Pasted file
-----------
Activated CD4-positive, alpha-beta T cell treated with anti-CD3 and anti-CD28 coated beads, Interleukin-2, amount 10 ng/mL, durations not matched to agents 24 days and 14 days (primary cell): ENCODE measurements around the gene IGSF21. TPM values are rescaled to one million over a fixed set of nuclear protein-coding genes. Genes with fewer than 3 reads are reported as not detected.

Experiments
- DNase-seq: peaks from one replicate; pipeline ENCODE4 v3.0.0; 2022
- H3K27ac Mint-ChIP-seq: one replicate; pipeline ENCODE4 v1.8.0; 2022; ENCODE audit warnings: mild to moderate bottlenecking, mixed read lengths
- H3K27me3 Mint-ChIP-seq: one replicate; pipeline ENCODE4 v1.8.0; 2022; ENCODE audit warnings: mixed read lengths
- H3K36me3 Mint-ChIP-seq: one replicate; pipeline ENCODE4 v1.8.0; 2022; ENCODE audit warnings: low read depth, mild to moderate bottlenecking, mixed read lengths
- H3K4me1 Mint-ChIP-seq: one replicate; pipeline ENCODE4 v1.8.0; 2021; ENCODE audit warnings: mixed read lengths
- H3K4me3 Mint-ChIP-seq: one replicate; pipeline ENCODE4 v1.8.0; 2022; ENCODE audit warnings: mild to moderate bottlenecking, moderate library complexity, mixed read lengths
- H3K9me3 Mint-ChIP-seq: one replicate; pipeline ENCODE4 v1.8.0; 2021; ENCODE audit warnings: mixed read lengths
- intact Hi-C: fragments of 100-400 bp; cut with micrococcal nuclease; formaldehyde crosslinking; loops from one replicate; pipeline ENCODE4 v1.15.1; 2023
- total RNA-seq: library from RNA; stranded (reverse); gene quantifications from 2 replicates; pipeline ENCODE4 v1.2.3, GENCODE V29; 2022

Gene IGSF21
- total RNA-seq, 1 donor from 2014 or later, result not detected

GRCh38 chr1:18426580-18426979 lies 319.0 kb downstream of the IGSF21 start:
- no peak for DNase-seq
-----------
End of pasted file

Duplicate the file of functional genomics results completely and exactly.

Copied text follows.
Activated CD4-positive, alpha-beta T cell treated with anti-CD3 and anti-CD28 coated beads, Interleukin-2, amount 10 ng/mL, durations not matched to agents 24 days and 14 days (primary cell): ENCODE measurements around the gene IGSF21. TPM values are rescaled to one million over a fixed set of nuclear protein-coding genes. Genes with fewer than 3 reads are reported as not detected.

Experiments
- DNase-seq: peaks from one replicate; pipeline ENCODE4 v3.0.0; 2022
- H3K27ac Mint-ChIP-seq: one replicate; pipeline ENCODE4 v1.8.0; 2022; ENCODE audit warnings: mild to moderate bottlenecking, mixed read lengths
- H3K27me3 Mint-ChIP-seq: one replicate; pipeline ENCODE4 v1.8.0; 2022; ENCODE audit warnings: mixed read lengths
- H3K36me3 Mint-ChIP-seq: one replicate; pipeline ENCODE4 v1.8.0; 2022; ENCODE audit warnings: low read depth, mild to moderate bottlenecking, mixed read lengths
- H3K4me1 Mint-ChIP-seq: one replicate; pipeline ENCODE4 v1.8.0; 2021; ENCODE audit warnings: mixed read lengths
- H3K4me3 Mint-ChIP-seq: one replicate; pipeline ENCODE4 v1.8.0; 2022; ENCODE audit warnings: mild to moderate bottlenecking, moderate library complexity, mixed read lengths
- H3K9me3 Mint-ChIP-seq: one replicate; pipeline ENCODE4 v1.8.0; 2021; ENCODE audit warnings: mixed read lengths
- intact Hi-C: fragments of 100-400 bp; cut with micrococcal nuclease; formaldehyde crosslinking; loops from one replicate; pipeline ENCODE4 v1.15.1; 2023
- total RNA-seq: library from RNA; stranded (reverse); gene quantifications from 2 replicates; pipeline ENCODE4 v1.2.3, GENCODE V29; 2022

Gene IGSF21
- total RNA-seq, 1 donor from 2014 or later, result not detected

GRCh38 chr1:18426580-18426979 lies 319.0 kb downstream of the IGSF21 start:
- no peak for DNase-seq